January 31, 2022

On January 28, 2022, California Attorney General Rob Bonta announced that his office sent notices alleging noncompliance with the California Consumer Privacy Act (“CCPA”) to a number of companies operating customer loyalty programs. This sweep of notices follows the Attorney General’s initial round issued on July 1, 2020 and was summarized in the Attorney General’s July 2021 enforcement examples, which we analyzed on the Debevoise Data Blog. In this post, we discuss this sweep, along with the Attorney General’s July 2021 enforcement examples, and highlight five key takeaways that companies offering customer loyalty programs or other financial incentives to consumers should consider to mitigate the risk of CCPA enforcement.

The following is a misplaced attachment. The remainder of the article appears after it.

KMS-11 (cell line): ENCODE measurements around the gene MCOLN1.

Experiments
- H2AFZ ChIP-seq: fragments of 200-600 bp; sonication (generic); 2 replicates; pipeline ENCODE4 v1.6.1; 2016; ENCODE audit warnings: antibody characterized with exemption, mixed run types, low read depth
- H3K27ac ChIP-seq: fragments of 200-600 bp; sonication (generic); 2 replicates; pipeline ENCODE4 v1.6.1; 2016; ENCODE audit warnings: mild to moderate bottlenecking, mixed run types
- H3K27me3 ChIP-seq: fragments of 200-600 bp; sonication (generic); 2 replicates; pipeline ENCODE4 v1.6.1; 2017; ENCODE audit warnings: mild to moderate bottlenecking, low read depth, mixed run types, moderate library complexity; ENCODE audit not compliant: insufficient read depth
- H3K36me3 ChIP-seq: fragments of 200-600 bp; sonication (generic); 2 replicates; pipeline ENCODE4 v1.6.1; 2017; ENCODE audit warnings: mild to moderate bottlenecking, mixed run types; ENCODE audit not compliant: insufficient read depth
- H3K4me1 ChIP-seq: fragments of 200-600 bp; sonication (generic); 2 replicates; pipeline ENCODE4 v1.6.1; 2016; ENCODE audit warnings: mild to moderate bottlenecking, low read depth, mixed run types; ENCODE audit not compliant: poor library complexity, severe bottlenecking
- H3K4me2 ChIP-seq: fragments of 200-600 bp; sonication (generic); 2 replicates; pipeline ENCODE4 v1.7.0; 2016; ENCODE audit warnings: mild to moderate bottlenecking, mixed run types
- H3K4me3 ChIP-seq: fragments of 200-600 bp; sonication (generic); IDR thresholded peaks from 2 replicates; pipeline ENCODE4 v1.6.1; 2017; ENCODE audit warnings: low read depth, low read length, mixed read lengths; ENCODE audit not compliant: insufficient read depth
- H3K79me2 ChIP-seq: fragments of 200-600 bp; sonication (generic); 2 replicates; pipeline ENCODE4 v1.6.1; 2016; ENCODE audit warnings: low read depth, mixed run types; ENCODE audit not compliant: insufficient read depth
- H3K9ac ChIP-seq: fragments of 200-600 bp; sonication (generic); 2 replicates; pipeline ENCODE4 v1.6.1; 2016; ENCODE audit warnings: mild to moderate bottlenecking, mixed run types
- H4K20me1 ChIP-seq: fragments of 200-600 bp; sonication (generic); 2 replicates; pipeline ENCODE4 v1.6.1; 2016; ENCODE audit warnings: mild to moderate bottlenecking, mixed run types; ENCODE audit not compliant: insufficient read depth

6. Notice of Electronic Monitoring to Employees — New Requirements for NY State Employers

February 23, 2022

Effective May 7, 2022, most New York employers must notify their employees of any electronic monitoring by posting a notice in the workplace. Additionally, employers must give express written notice to all new employees of any electronic monitoring the employer performs and obtain written or electronic acknowledgment of such monitoring. The law applies broadly to any employer that is an individual, corporation, partnership, firm or association with a place of business in the state of New York, regardless of size. In this post, we discuss this law as it follows a trend of jurisdictions that are increasing employer notice obligations as they pertain to employee privacy, and consider steps that New York employers should take to ensure that their current notices and policies comply with this newly-enacted New York electronic monitoring law.